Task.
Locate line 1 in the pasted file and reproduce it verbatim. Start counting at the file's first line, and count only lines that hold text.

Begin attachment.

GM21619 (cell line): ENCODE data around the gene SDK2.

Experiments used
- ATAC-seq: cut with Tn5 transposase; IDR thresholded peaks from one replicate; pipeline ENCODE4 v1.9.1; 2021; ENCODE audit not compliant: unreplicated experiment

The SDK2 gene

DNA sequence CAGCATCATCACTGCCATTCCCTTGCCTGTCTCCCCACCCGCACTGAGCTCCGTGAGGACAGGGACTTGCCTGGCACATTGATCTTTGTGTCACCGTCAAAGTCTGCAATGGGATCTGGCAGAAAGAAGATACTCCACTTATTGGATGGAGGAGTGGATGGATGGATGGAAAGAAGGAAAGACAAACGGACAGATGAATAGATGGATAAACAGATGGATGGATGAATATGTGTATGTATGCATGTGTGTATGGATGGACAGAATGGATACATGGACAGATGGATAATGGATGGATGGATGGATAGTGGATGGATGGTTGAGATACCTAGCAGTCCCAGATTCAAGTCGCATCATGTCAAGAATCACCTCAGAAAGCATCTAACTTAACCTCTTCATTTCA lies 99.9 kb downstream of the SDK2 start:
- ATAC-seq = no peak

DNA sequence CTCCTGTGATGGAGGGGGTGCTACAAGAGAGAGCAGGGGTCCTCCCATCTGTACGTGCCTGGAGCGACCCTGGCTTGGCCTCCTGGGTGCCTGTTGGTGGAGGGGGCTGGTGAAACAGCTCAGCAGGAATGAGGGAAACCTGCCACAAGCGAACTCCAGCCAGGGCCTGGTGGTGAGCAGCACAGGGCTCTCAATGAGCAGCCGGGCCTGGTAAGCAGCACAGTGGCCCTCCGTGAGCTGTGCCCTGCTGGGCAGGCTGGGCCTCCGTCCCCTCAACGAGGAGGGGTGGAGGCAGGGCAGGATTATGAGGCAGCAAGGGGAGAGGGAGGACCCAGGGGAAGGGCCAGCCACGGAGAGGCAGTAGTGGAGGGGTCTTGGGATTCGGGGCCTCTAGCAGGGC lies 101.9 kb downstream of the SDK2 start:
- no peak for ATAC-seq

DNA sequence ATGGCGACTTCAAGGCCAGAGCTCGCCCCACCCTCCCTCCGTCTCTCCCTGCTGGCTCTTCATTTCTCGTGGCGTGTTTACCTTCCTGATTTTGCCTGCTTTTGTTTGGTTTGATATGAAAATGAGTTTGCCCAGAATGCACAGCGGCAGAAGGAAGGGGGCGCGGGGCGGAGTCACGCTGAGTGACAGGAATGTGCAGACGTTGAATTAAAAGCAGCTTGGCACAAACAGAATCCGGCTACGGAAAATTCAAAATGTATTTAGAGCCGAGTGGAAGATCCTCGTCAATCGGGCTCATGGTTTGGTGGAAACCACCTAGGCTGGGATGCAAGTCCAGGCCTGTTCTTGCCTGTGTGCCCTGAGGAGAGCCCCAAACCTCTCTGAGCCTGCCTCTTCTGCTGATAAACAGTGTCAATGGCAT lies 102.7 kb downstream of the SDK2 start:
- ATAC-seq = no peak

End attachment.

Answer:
GM21619 (cell line): ENCODE data around the gene SDK2.